U.S. public education is rooted in the belief by early American leaders that the most important knowledge to impart to young people is what it means to be a citizen.
If America is experiencing a civic crisis, as many say it is, schools may well be failing at that job.
This article is part of an ongoing effort by Education Week to understand the role of education in preparing the next generation of citizens.
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The coronavirus has also directly affected the campaign: On Friday, Trump and First Lady Melania Trump announced that they had tested positive, throwing an already chaotic race into further uncertainty as questions swirled about the president’s health.
For students, it can feel like the nation is on the verge of a crisis. Isabel Morales, an 8th grade U.S. history teacher in the Los Angeles Unified School District, said that her class asked whether a second Civil War could happen if people were unhappy with the outcome of the election.
“It’s really hard to teach this at this moment. I tell them that I don’t want to lie to them. But I also don’t want to make them extremely scared and depressed,” Morales said.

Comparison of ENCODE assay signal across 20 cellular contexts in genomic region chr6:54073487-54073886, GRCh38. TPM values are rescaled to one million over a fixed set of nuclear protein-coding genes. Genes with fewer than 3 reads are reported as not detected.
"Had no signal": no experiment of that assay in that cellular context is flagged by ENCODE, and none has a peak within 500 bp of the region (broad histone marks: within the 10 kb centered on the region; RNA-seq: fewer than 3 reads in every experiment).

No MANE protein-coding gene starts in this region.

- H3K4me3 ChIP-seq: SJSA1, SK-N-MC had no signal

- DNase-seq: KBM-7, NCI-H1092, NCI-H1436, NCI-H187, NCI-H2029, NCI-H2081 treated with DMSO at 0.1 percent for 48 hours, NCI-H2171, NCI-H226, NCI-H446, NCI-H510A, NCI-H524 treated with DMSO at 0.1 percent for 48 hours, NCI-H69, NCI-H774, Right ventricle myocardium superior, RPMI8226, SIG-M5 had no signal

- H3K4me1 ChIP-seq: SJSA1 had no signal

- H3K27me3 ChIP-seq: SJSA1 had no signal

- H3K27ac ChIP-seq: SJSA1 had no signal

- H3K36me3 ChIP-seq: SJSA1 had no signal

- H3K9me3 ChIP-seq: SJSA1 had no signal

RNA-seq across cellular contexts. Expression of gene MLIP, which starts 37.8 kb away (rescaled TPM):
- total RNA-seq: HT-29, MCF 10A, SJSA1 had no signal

Disengaging, experts agree, is not the answer. “The rancorous tone of discourse today, it seems scary to wade into. It can be easy to pull away,” said Nicole Mirra, an assistant professor of urban teacher education at Rutgers University, who studies youth civic engagement.
But teachers can’t afford to, she said. “This is a moment where our students are confused, or angry, or just curious.”
Answering ‘What Ifs’
Students ask a lot of hypothetical questions, said Allison Cohen, an AP government teacher at Langley High School in McLean, Va., and a member of the board of Street Law, a nonprofit that promotes law and civics education. “Sometimes it comes from a place of nervousness and concern, but sometimes it just comes from a place of, what is going on?”